1795 Domains of Learning and Memory that Are Enhanced with Sleep in Adults

Sunday, February 21, 2010: 9:10 AM
Room 2 (San Diego Convention Center)
Sara C. Mednick , University of California, San Diego, CA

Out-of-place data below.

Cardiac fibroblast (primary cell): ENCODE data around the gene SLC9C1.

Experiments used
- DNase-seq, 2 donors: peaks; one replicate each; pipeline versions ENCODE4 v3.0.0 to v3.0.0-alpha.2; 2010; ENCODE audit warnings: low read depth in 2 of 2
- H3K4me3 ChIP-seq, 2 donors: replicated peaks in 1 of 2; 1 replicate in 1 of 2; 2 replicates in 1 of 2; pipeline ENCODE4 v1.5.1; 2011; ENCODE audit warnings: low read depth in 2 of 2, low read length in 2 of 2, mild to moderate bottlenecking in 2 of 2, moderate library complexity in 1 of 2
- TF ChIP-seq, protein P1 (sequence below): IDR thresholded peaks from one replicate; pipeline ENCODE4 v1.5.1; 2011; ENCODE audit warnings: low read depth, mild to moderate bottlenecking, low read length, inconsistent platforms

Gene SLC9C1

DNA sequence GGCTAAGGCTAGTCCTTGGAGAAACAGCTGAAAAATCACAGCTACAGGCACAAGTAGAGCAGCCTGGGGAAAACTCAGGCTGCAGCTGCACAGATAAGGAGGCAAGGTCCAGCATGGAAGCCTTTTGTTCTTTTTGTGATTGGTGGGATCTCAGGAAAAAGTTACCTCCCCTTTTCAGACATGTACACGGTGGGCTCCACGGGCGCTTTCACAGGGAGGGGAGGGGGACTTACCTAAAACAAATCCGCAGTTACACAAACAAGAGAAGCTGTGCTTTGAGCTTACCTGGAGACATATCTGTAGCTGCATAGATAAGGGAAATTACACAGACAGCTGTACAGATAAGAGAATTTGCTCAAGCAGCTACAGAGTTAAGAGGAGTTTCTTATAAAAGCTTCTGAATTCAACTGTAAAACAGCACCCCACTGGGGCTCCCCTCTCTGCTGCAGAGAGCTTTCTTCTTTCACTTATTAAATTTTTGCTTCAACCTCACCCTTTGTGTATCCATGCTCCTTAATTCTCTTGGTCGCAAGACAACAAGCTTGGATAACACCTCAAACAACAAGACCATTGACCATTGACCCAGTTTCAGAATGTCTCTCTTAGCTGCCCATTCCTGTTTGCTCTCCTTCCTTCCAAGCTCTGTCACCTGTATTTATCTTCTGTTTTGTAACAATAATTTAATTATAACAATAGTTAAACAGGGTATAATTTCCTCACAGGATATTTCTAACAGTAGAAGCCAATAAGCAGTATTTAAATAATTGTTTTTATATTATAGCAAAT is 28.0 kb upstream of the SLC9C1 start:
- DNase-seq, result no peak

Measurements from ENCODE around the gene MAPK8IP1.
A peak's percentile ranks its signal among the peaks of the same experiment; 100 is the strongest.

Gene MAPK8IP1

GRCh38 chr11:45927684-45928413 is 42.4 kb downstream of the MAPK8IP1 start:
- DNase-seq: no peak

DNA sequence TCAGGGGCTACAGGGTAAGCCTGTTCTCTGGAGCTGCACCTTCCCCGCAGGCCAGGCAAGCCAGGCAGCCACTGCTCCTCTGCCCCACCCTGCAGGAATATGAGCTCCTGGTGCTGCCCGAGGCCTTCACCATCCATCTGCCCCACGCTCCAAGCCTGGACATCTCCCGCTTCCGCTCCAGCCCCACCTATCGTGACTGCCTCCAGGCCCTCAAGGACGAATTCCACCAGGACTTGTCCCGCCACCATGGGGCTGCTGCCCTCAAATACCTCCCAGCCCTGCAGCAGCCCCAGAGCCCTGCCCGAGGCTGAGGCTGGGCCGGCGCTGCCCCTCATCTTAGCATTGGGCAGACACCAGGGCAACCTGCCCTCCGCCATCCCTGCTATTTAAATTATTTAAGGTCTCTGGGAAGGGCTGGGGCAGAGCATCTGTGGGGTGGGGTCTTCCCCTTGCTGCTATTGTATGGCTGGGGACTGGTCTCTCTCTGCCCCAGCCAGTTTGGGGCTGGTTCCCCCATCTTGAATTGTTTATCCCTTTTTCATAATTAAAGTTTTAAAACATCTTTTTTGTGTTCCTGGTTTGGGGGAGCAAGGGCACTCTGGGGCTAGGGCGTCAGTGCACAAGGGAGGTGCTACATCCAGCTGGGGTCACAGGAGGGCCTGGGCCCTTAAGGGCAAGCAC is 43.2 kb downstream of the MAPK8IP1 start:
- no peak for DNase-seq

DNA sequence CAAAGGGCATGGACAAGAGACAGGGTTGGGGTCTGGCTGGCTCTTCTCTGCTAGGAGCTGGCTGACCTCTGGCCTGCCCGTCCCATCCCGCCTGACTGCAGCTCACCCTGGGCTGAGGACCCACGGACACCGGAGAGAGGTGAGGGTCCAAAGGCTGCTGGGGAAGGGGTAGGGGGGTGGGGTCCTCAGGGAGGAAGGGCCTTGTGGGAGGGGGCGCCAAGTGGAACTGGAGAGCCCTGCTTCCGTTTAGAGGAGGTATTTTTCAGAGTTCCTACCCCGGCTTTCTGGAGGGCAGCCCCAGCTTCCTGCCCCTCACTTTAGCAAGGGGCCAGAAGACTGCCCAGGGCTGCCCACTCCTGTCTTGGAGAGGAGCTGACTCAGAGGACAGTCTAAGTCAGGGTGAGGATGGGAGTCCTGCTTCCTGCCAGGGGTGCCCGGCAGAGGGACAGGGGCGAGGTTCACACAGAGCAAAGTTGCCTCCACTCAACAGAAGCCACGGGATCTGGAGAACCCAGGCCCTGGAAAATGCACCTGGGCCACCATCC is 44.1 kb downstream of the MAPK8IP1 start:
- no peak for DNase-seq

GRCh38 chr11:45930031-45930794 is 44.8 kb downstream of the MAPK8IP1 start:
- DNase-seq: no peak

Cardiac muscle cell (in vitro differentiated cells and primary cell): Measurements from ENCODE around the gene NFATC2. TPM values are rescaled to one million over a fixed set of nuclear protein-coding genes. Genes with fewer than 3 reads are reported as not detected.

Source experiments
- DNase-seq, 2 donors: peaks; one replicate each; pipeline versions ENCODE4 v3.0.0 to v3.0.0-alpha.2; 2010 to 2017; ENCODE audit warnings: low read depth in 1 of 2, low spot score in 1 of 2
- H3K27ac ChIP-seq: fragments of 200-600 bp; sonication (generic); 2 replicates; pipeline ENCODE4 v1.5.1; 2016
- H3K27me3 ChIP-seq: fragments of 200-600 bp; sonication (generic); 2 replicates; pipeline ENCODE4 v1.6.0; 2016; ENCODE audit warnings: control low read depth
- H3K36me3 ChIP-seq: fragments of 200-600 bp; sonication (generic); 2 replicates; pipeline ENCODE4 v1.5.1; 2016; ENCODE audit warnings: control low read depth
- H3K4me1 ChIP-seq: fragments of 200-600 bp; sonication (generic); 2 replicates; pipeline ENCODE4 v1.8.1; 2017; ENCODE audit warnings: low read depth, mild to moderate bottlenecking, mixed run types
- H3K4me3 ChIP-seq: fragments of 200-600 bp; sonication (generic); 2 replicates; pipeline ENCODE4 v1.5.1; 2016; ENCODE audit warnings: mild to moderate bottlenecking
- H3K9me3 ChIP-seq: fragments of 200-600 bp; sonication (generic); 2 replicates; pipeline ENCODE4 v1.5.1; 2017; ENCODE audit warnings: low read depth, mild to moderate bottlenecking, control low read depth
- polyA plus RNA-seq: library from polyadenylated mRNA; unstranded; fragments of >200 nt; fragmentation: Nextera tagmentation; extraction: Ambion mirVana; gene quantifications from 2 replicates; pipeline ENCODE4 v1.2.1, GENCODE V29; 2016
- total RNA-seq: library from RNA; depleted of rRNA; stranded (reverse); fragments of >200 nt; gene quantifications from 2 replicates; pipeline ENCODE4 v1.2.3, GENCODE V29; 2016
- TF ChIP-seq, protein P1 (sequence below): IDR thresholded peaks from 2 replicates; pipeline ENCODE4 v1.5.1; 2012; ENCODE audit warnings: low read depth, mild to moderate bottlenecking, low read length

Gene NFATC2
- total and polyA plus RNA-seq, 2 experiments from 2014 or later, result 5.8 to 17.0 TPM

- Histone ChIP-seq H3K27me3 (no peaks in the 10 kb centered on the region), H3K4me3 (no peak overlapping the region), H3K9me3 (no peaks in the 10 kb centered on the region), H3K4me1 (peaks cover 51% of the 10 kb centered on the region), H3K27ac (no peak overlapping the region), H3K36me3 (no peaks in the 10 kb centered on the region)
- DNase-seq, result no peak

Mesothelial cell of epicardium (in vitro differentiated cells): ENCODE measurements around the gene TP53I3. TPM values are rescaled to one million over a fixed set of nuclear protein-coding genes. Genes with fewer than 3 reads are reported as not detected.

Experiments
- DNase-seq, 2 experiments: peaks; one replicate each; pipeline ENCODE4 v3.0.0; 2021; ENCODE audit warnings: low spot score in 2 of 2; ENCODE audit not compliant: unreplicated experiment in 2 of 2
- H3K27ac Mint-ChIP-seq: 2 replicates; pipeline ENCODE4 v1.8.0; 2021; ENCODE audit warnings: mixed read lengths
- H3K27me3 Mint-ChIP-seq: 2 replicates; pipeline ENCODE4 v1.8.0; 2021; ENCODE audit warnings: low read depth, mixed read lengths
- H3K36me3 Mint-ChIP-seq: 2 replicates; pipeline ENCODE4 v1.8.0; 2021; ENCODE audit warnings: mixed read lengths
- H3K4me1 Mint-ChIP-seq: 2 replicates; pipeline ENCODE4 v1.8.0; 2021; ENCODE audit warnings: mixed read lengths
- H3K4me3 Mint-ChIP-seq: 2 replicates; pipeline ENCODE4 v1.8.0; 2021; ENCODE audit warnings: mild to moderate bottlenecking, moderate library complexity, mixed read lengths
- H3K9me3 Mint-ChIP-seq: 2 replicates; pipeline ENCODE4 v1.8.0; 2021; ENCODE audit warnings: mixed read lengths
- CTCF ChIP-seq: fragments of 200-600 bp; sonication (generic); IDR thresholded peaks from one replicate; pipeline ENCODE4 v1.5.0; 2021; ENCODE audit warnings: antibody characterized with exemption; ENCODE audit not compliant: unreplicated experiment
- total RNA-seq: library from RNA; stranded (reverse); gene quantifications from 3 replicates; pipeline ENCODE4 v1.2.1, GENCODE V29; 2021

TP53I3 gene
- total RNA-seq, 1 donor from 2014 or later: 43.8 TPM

Memory is not unified, instead there are different domains for learning how to ride a bike, memorize a phone number, or visually spot tumors in a radiological scan. These domains are behaviorally, anatomically and mechanistically distinct. In this talk, we will examine differences between these memory domains through the investigation of an underlying process that facilitate the formation of memory: sleep. We will show that: (1) select types of memory domains are facilitated during sleep, with implicit memory typically exhibiting an absolute improvement in performance and explicit memory typically exhibiting less forgetting; (2) specific sleep stages, (i.e. Stage Two, Rapid Eye Movement Sleep, and Slow Wave Sleep) are correlated with the consolidation of specific memory domains (i.e. motor, implicit memory, and explicit memory, respectively); (3) daytime naps are as effective as nocturnal sleep in these memory processes. By examining when sleep facilitates memory improvement, protects from waking interference, or has no effect on consolidation, we are able to make predictions about similarities and differences in mechanisms across these memory domains. These findings have direct impact on our ability to improve cognitive performance by scheduling naps with optimized doses of specific sleep stages.